Household smoke-free rules can mitigate tobacco-related harm. However, most households with a smoker do not implement comprehensive smoke-free rules (smoke-free homes and cars). Furthermore, secondhand smoke (SHS) exposure remains prevalent among youth and low-socioeconomic status (SES) populations, and low-SES populations are less likely to implement comprehensive smoke-free rules. The American Academy of Pediatrics (AAP) Section on Tobacco Control identifies caregiver/parental tobacco use and promoting the adoption of smoke-free rules in homes and cars as public health priorities. Funded by AAP’s Julius B. Richmond Center of Excellence, this project aimed to assess implementation feasibility and impact of an intervention designed to increase smoke-free rules among socioeconomically disadvantaged households with children. The pilot project was implemented through Minnesota’s National Breast and Cervical Cancer Early Detection Program (NBCCEDP). NBCCEDPs provide cancer prevention services to low-income individuals experiencing health disparities. We successfully utilized and adapted the Smoke-Free Homes Program (SFHP) to promote comprehensive smoke-free rules, particularly among households with children. We developed two recruitment methods and compared their effectiveness: (a) direct mail (DM) and (b) opportunistic referral (OR) by patient navigators in the NBCCEDP call center. Using data from the NBCCEDP’s central database, mailers were sent to previous NBCCEDP patients who were smokers and nonsmokers who lived with a smoker. Mailers consisted of messages and graphics rooted in the SFHP theme of “somethings are better left outside.” Mailers prompted participants to call the NBCCEDP’s toll-free phone number. OR consisted of the NBCCEDP call center receiving calls related to cancer services and opportunistically offering the intervention to eligible participants. We used descriptive statistics to assess implementation outcomes and hierarchical linear models (HLM) to assess change in smoke-free rules over the study period. HLM analyses included covariates, accounted for the nested data structure, and used full maximum likelihood estimation (accounting for attrition; see Table 1). A total of 64 participants were recruited, and the number of participants at each intervention stage is reported in Figure 1. Results showed 83% of participants were recruited through DM, and DM response rate corresponded to previous research (1%). OR had a high recruitment rate, but DM recruited more participants with higher retention. Among recruited participants with data (N=47), smoke-free home rules increased by 50.4 percentage points during the study period (p<.001). Among recruited participants who had a vehicle (N=38), smoke-free car rules increased by 37.6 percentage points (p<.05) and comprehensive smoke-free rules rose 40.9 percentage points (p<.05). Home SHS exposure declined, and within-person increases in smoke-free home rules was significantly related to less home SHS exposure (p<.05). It is feasible to adapt and implement an evidence-based intervention through a national cancer program, which can successfully increase comprehensive smoke-free rules and reduce SHS exposure among socioeconomically disadvantaged households with children.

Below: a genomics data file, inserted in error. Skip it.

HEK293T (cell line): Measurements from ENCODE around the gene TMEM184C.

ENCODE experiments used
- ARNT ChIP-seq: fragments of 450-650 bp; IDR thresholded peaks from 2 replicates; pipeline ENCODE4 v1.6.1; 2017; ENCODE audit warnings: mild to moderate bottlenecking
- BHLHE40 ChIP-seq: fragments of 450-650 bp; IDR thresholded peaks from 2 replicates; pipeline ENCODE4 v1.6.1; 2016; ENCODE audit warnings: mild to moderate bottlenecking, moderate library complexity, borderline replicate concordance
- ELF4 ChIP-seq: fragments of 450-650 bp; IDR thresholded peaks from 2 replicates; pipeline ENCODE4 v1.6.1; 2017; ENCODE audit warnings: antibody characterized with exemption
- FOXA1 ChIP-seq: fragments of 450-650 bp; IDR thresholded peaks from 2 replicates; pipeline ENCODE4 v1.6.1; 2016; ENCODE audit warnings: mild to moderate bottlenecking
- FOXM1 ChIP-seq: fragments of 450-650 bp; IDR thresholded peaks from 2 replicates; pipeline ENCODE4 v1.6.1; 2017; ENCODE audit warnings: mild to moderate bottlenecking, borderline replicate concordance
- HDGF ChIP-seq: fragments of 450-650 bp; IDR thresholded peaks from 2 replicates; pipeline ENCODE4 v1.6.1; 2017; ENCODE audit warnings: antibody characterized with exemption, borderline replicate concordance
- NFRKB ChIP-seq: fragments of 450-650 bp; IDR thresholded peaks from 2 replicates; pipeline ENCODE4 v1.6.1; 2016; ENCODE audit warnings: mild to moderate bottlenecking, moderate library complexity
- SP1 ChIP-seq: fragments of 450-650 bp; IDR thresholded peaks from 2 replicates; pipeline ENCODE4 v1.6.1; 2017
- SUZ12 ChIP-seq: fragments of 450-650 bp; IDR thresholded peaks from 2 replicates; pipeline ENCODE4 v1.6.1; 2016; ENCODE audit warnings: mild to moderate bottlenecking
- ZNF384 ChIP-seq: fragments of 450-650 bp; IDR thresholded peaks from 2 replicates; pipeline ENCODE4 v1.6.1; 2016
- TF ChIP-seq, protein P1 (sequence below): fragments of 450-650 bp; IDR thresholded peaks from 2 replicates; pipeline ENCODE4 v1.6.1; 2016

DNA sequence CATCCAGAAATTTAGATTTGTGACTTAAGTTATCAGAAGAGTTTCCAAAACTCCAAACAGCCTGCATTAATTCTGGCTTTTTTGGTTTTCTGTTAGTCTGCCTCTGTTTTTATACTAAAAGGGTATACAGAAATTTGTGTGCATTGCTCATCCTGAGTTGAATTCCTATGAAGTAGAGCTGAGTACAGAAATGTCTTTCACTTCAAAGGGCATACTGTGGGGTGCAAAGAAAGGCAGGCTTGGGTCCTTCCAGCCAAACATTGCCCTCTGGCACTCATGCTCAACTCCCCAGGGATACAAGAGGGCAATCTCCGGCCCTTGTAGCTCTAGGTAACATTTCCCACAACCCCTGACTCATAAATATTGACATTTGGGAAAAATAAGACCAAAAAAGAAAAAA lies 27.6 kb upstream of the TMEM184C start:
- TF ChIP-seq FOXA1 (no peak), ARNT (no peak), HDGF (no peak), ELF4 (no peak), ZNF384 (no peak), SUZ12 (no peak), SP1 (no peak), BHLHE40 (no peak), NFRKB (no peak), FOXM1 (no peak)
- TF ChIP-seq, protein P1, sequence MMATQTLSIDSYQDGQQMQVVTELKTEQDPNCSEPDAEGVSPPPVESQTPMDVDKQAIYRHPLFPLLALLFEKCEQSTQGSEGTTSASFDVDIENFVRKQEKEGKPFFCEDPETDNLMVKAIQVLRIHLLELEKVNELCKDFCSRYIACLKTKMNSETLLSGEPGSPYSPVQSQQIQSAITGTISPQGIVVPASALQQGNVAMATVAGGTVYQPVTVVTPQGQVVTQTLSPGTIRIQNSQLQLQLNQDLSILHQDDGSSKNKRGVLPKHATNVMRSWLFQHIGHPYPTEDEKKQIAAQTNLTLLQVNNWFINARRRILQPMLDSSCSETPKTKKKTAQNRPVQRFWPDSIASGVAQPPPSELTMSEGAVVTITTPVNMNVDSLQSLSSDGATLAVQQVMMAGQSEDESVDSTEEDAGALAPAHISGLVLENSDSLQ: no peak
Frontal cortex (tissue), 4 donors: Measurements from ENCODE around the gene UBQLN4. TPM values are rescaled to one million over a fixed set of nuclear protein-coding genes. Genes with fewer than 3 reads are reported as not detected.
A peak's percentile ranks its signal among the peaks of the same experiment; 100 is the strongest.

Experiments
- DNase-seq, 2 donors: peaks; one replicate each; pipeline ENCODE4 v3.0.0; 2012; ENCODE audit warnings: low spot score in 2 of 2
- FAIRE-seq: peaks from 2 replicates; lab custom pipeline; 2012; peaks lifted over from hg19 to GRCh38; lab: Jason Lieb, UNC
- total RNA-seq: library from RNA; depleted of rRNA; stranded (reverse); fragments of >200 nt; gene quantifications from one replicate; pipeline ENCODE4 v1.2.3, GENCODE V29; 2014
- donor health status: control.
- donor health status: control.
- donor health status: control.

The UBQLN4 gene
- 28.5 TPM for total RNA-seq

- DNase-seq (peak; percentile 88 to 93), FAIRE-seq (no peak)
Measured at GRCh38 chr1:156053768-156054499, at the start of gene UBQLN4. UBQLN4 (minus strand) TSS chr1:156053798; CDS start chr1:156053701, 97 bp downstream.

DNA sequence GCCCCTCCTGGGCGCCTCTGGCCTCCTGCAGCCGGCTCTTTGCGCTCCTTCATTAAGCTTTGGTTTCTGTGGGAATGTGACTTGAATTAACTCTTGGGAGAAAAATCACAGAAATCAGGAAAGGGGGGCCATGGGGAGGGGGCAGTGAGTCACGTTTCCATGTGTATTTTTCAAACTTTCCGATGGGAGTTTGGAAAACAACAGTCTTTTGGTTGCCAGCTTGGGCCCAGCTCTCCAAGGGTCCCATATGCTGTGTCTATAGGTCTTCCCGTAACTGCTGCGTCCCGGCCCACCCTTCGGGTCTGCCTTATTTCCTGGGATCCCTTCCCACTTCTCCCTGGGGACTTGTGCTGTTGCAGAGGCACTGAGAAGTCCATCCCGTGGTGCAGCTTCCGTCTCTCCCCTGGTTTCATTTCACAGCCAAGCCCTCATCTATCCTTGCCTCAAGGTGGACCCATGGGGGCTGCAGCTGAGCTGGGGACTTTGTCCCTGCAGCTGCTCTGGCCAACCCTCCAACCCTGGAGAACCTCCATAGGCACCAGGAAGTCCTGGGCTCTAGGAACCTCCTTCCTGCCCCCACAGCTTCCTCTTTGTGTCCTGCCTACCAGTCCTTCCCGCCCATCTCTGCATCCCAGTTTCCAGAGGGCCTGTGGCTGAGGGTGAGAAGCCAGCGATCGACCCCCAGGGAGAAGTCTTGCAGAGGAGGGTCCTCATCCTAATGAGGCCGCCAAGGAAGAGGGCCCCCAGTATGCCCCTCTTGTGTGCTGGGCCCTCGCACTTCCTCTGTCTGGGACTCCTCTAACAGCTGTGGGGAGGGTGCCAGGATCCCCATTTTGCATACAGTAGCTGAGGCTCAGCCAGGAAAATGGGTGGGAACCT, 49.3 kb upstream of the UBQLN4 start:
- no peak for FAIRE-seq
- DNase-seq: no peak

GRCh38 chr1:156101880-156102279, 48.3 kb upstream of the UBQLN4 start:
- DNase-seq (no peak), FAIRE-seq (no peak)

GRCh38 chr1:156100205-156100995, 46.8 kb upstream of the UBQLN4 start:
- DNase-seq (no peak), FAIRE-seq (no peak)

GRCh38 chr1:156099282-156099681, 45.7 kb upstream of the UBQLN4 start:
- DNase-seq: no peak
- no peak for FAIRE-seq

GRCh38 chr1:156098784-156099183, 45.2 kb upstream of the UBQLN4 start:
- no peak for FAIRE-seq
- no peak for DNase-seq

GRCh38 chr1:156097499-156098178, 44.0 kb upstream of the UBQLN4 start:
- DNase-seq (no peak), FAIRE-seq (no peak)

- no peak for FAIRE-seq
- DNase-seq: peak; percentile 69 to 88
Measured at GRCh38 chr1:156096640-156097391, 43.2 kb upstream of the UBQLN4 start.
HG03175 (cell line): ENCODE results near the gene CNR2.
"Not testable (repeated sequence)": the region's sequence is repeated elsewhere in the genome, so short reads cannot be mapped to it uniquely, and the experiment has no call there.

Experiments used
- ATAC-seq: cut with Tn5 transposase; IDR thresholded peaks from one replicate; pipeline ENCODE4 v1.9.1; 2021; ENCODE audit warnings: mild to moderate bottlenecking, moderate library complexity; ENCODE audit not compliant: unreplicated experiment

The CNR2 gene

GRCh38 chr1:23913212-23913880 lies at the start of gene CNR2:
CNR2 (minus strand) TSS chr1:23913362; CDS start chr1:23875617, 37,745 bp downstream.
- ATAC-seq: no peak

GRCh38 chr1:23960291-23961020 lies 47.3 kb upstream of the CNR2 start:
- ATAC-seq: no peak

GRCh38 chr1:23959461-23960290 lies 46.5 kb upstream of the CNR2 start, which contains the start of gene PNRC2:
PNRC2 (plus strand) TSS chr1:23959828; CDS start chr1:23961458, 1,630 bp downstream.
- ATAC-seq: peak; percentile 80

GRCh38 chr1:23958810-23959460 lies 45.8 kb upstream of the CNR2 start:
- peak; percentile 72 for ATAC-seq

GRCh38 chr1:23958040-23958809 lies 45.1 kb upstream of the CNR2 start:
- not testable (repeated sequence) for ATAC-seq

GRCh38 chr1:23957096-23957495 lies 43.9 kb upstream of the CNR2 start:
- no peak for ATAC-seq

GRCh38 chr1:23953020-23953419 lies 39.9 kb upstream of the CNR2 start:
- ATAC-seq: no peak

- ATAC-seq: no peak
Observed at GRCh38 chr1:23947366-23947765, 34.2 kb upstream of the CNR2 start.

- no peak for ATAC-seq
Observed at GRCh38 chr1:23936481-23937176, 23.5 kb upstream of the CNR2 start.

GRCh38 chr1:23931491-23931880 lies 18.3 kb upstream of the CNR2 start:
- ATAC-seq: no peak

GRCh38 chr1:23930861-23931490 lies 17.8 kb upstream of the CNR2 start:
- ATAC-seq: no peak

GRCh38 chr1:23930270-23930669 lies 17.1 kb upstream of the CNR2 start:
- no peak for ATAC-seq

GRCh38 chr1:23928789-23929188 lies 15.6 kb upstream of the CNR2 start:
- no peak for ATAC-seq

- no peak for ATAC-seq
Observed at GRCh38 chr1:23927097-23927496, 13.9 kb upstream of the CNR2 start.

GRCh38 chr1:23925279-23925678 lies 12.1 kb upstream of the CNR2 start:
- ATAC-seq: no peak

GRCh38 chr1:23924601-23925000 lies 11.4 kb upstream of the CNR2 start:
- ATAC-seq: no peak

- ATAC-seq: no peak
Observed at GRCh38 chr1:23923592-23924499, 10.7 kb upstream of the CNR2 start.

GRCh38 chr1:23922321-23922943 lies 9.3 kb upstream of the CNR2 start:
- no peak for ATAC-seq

Table 1

Change in Smoke-free Rules and Secondhand Smoke Expsoure Outcomes over Study Period

Table 1

Change in Smoke-free Rules and Secondhand Smoke Expsoure Outcomes over Study Period

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Figure 1

Participant Flow Chart

Figure 1

Participant Flow Chart

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